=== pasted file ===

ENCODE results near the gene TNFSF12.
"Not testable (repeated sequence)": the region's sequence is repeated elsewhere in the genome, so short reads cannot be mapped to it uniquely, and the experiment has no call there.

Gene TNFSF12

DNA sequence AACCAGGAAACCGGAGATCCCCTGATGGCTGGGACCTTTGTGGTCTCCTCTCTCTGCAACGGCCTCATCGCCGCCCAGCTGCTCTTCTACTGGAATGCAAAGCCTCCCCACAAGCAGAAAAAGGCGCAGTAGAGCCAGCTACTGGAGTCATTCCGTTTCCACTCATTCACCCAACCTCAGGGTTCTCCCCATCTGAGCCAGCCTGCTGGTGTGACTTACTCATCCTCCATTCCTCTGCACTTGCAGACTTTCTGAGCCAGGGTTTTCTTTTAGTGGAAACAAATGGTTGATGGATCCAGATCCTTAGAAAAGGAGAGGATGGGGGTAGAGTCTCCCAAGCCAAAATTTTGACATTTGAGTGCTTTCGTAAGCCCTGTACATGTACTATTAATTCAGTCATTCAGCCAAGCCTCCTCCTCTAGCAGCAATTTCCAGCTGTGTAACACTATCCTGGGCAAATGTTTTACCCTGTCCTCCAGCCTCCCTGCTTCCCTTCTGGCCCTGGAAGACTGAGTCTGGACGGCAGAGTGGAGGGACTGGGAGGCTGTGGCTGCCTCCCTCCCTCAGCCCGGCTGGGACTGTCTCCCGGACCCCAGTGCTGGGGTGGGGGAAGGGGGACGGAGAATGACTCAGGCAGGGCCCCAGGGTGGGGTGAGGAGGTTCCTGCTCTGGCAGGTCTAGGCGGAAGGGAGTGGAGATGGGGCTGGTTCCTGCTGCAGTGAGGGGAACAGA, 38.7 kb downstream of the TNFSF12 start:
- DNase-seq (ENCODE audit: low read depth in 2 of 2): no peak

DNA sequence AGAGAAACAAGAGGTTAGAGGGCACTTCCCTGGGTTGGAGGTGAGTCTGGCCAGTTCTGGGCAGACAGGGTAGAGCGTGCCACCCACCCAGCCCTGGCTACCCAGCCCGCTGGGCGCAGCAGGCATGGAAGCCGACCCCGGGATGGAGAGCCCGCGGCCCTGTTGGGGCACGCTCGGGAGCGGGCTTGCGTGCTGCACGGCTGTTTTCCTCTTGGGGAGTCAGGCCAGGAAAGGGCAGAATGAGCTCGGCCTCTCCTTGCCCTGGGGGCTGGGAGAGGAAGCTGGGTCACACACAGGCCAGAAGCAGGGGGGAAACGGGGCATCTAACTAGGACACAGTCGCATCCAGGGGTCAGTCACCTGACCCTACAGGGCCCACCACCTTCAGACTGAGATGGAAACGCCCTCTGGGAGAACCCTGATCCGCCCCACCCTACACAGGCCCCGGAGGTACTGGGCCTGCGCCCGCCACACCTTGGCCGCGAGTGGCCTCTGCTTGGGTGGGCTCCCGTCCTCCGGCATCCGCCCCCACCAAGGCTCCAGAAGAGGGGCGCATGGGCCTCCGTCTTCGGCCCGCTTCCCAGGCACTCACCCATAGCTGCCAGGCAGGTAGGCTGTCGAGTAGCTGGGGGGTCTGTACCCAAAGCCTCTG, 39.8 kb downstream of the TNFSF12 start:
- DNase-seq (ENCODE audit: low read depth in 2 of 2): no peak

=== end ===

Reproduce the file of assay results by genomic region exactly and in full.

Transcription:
ENCODE results near the gene TNFSF12.
"Not testable (repeated sequence)": the region's sequence is repeated elsewhere in the genome, so short reads cannot be mapped to it uniquely, and the experiment has no call there.

Gene TNFSF12

DNA sequence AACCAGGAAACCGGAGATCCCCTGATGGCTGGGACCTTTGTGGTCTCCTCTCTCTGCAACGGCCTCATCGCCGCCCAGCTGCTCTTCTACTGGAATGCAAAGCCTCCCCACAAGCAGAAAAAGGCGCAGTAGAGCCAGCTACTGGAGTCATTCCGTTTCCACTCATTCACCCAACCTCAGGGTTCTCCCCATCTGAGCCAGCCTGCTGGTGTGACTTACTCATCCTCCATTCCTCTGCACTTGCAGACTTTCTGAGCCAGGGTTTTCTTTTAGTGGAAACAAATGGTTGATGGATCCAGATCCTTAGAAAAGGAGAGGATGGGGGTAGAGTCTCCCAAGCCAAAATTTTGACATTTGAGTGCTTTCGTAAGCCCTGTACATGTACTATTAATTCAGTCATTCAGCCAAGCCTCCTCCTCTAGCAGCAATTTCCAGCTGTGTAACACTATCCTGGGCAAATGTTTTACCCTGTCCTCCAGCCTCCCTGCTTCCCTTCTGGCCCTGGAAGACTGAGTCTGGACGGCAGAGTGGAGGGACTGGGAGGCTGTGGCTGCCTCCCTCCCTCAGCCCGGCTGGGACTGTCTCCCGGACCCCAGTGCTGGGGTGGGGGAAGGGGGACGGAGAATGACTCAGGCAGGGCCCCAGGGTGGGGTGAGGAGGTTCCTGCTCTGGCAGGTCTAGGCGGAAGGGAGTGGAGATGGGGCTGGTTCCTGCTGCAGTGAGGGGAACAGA, 38.7 kb downstream of the TNFSF12 start:
- DNase-seq (ENCODE audit: low read depth in 2 of 2): no peak

DNA sequence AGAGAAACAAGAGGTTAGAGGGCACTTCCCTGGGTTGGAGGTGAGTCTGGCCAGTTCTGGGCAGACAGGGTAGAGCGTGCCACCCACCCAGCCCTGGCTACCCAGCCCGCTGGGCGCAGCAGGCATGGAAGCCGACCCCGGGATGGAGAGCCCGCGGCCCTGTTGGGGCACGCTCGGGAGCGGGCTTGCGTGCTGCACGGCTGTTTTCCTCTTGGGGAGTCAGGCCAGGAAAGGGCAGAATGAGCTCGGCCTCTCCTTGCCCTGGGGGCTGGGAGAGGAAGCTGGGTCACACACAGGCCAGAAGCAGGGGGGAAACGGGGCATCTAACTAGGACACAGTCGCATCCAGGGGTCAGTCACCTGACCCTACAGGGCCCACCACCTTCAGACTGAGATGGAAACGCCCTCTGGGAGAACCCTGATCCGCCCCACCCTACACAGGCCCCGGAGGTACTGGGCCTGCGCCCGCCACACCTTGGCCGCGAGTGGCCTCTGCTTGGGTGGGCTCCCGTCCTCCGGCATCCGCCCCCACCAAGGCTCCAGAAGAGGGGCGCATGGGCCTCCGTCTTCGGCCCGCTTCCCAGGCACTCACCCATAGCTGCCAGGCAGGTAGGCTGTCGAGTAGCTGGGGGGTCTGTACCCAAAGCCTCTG, 39.8 kb downstream of the TNFSF12 start:
- DNase-seq (ENCODE audit: low read depth in 2 of 2): no peak